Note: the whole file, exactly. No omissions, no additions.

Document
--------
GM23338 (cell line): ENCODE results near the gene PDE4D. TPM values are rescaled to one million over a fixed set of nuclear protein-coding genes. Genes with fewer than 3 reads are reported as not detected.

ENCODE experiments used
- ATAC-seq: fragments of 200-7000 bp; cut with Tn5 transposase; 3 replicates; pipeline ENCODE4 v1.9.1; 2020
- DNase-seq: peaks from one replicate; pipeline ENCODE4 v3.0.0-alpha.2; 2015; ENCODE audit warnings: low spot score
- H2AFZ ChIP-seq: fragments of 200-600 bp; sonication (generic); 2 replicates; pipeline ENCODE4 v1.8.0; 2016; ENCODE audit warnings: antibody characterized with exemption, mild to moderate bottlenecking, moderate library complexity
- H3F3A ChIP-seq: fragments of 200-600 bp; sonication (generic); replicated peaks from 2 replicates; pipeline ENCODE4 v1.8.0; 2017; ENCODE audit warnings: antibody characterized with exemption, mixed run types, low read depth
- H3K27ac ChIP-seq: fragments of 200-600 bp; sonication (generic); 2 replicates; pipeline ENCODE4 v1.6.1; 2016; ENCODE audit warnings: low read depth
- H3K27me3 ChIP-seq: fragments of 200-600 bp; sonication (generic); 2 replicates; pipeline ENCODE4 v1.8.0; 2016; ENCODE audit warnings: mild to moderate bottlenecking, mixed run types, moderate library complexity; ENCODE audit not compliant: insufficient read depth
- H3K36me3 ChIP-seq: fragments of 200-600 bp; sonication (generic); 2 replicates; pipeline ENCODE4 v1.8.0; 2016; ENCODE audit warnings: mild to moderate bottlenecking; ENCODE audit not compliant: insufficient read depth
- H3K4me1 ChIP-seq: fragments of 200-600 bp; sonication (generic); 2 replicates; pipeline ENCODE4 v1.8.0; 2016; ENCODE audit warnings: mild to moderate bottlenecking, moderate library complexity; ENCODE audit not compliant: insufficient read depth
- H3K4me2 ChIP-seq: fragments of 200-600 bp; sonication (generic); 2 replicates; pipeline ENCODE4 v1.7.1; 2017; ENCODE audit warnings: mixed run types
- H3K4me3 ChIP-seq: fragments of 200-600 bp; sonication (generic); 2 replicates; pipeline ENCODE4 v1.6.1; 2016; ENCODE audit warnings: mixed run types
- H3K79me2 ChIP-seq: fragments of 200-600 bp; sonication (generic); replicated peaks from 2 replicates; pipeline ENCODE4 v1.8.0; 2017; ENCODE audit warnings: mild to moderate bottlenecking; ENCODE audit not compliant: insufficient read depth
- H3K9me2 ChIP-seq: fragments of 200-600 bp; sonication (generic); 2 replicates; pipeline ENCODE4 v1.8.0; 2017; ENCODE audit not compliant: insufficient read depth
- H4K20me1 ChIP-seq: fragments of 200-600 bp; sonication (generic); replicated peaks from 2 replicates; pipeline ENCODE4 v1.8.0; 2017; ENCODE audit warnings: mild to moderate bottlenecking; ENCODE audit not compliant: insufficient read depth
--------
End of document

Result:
GM23338 (cell line): ENCODE results near the gene PDE4D. TPM values are rescaled to one million over a fixed set of nuclear protein-coding genes. Genes with fewer than 3 reads are reported as not detected.

ENCODE experiments used
- ATAC-seq: fragments of 200-7000 bp; cut with Tn5 transposase; 3 replicates; pipeline ENCODE4 v1.9.1; 2020
- DNase-seq: peaks from one replicate; pipeline ENCODE4 v3.0.0-alpha.2; 2015; ENCODE audit warnings: low spot score
- H2AFZ ChIP-seq: fragments of 200-600 bp; sonication (generic); 2 replicates; pipeline ENCODE4 v1.8.0; 2016; ENCODE audit warnings: antibody characterized with exemption, mild to moderate bottlenecking, moderate library complexity
- H3F3A ChIP-seq: fragments of 200-600 bp; sonication (generic); replicated peaks from 2 replicates; pipeline ENCODE4 v1.8.0; 2017; ENCODE audit warnings: antibody characterized with exemption, mixed run types, low read depth
- H3K27ac ChIP-seq: fragments of 200-600 bp; sonication (generic); 2 replicates; pipeline ENCODE4 v1.6.1; 2016; ENCODE audit warnings: low read depth
- H3K27me3 ChIP-seq: fragments of 200-600 bp; sonication (generic); 2 replicates; pipeline ENCODE4 v1.8.0; 2016; ENCODE audit warnings: mild to moderate bottlenecking, mixed run types, moderate library complexity; ENCODE audit not compliant: insufficient read depth
- H3K36me3 ChIP-seq: fragments of 200-600 bp; sonication (generic); 2 replicates; pipeline ENCODE4 v1.8.0; 2016; ENCODE audit warnings: mild to moderate bottlenecking; ENCODE audit not compliant: insufficient read depth
- H3K4me1 ChIP-seq: fragments of 200-600 bp; sonication (generic); 2 replicates; pipeline ENCODE4 v1.8.0; 2016; ENCODE audit warnings: mild to moderate bottlenecking, moderate library complexity; ENCODE audit not compliant: insufficient read depth
- H3K4me2 ChIP-seq: fragments of 200-600 bp; sonication (generic); 2 replicates; pipeline ENCODE4 v1.7.1; 2017; ENCODE audit warnings: mixed run types
- H3K4me3 ChIP-seq: fragments of 200-600 bp; sonication (generic); 2 replicates; pipeline ENCODE4 v1.6.1; 2016; ENCODE audit warnings: mixed run types
- H3K79me2 ChIP-seq: fragments of 200-600 bp; sonication (generic); replicated peaks from 2 replicates; pipeline ENCODE4 v1.8.0; 2017; ENCODE audit warnings: mild to moderate bottlenecking; ENCODE audit not compliant: insufficient read depth
- H3K9me2 ChIP-seq: fragments of 200-600 bp; sonication (generic); 2 replicates; pipeline ENCODE4 v1.8.0; 2017; ENCODE audit not compliant: insufficient read depth
- H4K20me1 ChIP-seq: fragments of 200-600 bp; sonication (generic); replicated peaks from 2 replicates; pipeline ENCODE4 v1.8.0; 2017; ENCODE audit warnings: mild to moderate bottlenecking; ENCODE audit not compliant: insufficient read depth